The investigation began in April 2016 after the agency received reports describing windshield wipers that intermittently failed to operate, causing a loss of vision and increasing the risk of a crash, according to an NHTSA Office of Defects Investigation report made public April 7.
None of the trucks has been recalled, NHTSA said.
An NHTSA investigator wrote that the preliminary probe has been upgraded to an engineering analysis that will include a study of peer vehicles “to understand how they perform relative to the subject vehicles.”
NHTSA said several of the reports from the field alleged multiple vehicles experiencing the failure and that multiple failures happened on the same vehicle. There were indications that the windshield wiper problem was resolved once the wiper motor was replaced, NHTSA said.
ODI said in discussions with Daimler, the OEM that manufacturers the Cascadias, it learned that the company had received four complaints, 12 field reports and 1,852 warranty reports involving the alleged defect on the subject vehicles.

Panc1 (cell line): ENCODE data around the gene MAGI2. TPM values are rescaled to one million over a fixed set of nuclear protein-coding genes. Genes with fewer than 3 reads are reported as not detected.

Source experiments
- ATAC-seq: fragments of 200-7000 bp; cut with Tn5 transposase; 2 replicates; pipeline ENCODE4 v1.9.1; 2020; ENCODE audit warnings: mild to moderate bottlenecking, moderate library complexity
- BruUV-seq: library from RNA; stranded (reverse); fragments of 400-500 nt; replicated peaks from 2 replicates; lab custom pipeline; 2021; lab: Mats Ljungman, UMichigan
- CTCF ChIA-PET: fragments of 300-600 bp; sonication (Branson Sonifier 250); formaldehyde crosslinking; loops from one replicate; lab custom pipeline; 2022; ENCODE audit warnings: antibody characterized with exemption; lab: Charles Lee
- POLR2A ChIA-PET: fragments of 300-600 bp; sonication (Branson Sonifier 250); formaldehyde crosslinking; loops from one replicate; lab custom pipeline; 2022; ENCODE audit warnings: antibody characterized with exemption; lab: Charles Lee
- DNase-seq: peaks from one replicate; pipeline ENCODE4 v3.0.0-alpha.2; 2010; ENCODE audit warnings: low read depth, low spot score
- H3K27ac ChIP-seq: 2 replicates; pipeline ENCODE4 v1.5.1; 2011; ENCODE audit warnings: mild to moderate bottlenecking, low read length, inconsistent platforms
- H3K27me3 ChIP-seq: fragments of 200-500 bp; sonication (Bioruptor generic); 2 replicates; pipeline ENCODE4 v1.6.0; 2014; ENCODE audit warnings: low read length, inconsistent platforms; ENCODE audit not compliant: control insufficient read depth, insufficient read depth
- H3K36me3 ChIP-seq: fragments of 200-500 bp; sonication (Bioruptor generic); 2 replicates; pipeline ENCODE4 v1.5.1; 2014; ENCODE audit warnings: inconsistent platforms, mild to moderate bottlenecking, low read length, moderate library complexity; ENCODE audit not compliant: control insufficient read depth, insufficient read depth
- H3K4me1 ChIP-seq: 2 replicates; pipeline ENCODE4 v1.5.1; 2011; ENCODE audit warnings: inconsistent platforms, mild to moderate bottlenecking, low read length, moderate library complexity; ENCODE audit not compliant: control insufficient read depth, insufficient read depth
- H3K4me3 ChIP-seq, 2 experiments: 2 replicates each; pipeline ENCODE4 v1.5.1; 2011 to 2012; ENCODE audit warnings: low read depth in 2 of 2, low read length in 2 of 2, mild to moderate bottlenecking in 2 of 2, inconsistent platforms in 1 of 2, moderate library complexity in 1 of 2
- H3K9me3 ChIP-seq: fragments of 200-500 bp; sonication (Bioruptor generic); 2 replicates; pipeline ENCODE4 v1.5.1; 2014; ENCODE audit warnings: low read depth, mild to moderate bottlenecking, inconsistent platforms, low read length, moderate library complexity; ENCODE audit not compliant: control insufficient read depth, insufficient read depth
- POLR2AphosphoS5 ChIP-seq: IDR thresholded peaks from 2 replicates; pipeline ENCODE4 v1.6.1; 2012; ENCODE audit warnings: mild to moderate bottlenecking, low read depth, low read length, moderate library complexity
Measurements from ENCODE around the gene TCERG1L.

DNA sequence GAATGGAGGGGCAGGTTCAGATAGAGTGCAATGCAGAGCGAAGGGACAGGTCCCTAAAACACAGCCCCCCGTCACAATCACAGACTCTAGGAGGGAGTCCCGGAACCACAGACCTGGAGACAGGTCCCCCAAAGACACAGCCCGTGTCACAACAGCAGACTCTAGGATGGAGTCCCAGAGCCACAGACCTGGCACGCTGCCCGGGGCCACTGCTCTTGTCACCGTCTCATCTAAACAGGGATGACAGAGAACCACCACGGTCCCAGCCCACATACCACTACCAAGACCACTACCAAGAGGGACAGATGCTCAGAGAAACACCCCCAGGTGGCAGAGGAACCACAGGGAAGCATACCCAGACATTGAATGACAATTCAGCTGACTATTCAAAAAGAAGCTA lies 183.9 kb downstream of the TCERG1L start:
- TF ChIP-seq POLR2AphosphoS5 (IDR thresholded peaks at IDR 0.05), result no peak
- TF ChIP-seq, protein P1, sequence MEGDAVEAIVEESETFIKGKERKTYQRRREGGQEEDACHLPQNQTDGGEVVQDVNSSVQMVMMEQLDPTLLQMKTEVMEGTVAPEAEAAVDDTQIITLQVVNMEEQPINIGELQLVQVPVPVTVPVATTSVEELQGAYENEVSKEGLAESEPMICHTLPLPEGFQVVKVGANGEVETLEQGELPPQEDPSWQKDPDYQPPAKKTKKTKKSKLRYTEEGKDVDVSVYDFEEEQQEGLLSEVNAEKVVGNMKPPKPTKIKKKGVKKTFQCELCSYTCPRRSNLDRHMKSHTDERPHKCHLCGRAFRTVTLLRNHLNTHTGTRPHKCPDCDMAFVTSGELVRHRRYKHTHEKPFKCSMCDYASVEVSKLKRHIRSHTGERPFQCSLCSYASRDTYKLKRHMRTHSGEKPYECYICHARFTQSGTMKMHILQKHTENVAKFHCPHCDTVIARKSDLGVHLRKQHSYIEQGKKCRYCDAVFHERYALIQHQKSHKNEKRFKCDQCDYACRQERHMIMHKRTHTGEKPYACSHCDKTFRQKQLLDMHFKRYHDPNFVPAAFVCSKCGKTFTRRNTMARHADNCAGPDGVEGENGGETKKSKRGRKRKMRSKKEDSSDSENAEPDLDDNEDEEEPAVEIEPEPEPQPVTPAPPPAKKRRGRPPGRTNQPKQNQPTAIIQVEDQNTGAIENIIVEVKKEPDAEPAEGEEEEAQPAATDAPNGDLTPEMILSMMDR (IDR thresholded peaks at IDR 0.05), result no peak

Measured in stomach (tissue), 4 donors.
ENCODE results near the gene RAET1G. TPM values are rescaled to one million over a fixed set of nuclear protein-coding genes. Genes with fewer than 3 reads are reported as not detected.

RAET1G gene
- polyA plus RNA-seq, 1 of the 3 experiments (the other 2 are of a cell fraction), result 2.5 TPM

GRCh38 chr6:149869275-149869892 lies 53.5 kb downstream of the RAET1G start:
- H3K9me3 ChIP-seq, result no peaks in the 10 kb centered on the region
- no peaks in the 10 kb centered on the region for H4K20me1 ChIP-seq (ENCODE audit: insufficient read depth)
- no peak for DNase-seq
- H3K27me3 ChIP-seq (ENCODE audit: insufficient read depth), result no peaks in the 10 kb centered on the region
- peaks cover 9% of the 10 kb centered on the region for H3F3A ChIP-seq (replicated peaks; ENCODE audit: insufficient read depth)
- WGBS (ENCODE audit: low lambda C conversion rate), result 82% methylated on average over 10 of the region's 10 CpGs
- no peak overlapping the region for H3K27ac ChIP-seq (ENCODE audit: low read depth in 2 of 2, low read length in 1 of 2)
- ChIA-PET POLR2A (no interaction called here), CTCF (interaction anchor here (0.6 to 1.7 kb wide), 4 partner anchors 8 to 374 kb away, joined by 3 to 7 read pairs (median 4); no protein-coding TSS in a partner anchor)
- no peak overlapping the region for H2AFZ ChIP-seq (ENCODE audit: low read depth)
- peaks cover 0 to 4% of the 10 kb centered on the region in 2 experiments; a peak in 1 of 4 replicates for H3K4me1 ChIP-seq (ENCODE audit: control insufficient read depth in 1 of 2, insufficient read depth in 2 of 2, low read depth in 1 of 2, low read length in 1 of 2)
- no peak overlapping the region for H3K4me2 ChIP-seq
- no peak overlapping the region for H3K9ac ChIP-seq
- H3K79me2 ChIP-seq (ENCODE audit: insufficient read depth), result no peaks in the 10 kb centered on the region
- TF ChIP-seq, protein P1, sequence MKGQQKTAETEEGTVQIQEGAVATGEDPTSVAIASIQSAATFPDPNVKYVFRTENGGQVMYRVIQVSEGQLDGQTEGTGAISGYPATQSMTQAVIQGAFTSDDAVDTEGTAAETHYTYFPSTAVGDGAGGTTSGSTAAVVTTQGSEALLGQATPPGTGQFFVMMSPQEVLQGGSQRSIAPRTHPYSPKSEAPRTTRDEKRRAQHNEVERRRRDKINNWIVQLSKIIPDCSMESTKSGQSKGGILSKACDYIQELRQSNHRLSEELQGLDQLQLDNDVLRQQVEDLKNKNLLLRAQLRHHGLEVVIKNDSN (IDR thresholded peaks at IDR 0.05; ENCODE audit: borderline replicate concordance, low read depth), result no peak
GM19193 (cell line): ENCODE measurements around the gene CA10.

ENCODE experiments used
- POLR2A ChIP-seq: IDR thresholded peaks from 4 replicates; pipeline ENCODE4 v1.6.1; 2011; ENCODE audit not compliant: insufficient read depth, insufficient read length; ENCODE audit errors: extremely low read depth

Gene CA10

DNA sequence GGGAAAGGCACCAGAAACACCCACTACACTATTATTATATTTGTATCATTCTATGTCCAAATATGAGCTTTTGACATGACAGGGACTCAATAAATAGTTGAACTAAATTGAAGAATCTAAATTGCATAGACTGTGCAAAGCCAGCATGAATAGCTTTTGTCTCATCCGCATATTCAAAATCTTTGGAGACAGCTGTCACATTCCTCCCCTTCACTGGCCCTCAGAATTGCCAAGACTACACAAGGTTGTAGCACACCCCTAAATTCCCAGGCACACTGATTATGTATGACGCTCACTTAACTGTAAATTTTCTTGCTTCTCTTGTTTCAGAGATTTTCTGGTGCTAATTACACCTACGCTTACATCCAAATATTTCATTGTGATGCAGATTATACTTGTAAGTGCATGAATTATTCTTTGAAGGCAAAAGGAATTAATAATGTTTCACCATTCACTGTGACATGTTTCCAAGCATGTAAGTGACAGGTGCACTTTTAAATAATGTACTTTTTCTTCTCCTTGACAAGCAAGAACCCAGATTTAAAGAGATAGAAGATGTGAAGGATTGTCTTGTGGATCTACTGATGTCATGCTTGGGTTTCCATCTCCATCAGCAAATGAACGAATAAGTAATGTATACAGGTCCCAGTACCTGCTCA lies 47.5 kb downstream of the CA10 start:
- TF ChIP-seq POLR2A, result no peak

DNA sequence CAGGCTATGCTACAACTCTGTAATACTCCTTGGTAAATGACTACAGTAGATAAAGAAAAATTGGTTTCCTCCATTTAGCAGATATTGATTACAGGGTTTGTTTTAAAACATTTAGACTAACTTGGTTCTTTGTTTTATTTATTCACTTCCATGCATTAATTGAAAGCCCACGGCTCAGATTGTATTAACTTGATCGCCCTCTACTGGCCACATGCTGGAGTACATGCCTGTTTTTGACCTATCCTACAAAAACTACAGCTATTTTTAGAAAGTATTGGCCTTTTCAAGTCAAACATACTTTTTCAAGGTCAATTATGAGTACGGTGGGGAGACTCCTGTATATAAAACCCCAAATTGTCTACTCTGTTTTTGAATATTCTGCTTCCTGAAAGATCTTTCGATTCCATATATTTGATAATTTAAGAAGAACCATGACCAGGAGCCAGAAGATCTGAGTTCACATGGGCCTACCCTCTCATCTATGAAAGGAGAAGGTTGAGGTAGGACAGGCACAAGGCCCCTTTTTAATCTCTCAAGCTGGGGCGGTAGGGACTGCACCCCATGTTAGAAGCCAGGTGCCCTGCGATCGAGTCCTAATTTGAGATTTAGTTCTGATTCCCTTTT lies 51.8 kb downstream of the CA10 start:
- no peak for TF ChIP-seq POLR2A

“ODI was also made aware of a crash due to wiper failure during a rainstorm,” the NHTSA report said. “The driver alleged he switched the wiper speed from intermediate to high, and the wiper stopped working. During the loss of vision event, he lost control of his vehicle, hitting an embankment on the passenger side. The owner of the truck stated that after towing the vehicle back to their property, the function of the wipers was tested and they were found not to operate.”
A Daimler Trucks North America spokesman said the OEM is fully supporting NHTSA with its investigation, and that it takes a “proactive” approach to vehicle safety and “thoroughly investigates all known issues.”
According to the NHTSA report, Daimler said it collected wiper motors from vehicles that allegedly had wipers fail and bench-tested them, but could not duplicate the problem.